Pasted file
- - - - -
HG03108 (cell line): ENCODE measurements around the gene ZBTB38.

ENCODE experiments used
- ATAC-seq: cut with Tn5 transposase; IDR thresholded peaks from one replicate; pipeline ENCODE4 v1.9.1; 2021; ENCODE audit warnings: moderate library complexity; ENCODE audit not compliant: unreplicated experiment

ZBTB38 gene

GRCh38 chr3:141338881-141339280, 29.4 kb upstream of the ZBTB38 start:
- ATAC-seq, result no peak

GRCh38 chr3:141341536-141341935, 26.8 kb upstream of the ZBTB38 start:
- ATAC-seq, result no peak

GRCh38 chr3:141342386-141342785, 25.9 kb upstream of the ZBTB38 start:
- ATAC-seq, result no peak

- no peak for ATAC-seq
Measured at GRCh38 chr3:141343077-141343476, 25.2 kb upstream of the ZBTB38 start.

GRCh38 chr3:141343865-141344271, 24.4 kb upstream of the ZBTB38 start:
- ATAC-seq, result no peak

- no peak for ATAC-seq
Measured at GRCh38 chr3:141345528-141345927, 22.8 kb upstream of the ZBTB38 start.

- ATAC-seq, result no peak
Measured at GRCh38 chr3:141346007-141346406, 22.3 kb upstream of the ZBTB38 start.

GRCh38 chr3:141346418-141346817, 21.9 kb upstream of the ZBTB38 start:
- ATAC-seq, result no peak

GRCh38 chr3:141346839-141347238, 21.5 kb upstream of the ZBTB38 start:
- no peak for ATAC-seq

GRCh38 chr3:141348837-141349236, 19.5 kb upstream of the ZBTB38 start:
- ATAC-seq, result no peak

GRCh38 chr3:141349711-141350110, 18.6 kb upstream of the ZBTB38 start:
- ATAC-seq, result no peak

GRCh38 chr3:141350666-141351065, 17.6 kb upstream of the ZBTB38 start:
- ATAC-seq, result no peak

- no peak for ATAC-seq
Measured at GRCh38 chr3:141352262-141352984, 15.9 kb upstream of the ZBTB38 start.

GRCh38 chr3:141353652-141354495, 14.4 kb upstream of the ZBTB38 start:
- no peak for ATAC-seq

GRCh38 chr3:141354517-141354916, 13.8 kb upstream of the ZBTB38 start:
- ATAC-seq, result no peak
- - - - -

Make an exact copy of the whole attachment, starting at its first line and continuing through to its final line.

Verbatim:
HG03108 (cell line): ENCODE measurements around the gene ZBTB38.

ENCODE experiments used
- ATAC-seq: cut with Tn5 transposase; IDR thresholded peaks from one replicate; pipeline ENCODE4 v1.9.1; 2021; ENCODE audit warnings: moderate library complexity; ENCODE audit not compliant: unreplicated experiment

ZBTB38 gene

GRCh38 chr3:141338881-141339280, 29.4 kb upstream of the ZBTB38 start:
- ATAC-seq, result no peak

GRCh38 chr3:141341536-141341935, 26.8 kb upstream of the ZBTB38 start:
- ATAC-seq, result no peak

GRCh38 chr3:141342386-141342785, 25.9 kb upstream of the ZBTB38 start:
- ATAC-seq, result no peak

- no peak for ATAC-seq
Measured at GRCh38 chr3:141343077-141343476, 25.2 kb upstream of the ZBTB38 start.

GRCh38 chr3:141343865-141344271, 24.4 kb upstream of the ZBTB38 start:
- ATAC-seq, result no peak

- no peak for ATAC-seq
Measured at GRCh38 chr3:141345528-141345927, 22.8 kb upstream of the ZBTB38 start.

- ATAC-seq, result no peak
Measured at GRCh38 chr3:141346007-141346406, 22.3 kb upstream of the ZBTB38 start.

GRCh38 chr3:141346418-141346817, 21.9 kb upstream of the ZBTB38 start:
- ATAC-seq, result no peak

GRCh38 chr3:141346839-141347238, 21.5 kb upstream of the ZBTB38 start:
- no peak for ATAC-seq

GRCh38 chr3:141348837-141349236, 19.5 kb upstream of the ZBTB38 start:
- ATAC-seq, result no peak

GRCh38 chr3:141349711-141350110, 18.6 kb upstream of the ZBTB38 start:
- ATAC-seq, result no peak

GRCh38 chr3:141350666-141351065, 17.6 kb upstream of the ZBTB38 start:
- ATAC-seq, result no peak

- no peak for ATAC-seq
Measured at GRCh38 chr3:141352262-141352984, 15.9 kb upstream of the ZBTB38 start.

GRCh38 chr3:141353652-141354495, 14.4 kb upstream of the ZBTB38 start:
- no peak for ATAC-seq

GRCh38 chr3:141354517-141354916, 13.8 kb upstream of the ZBTB38 start:
- ATAC-seq, result no peak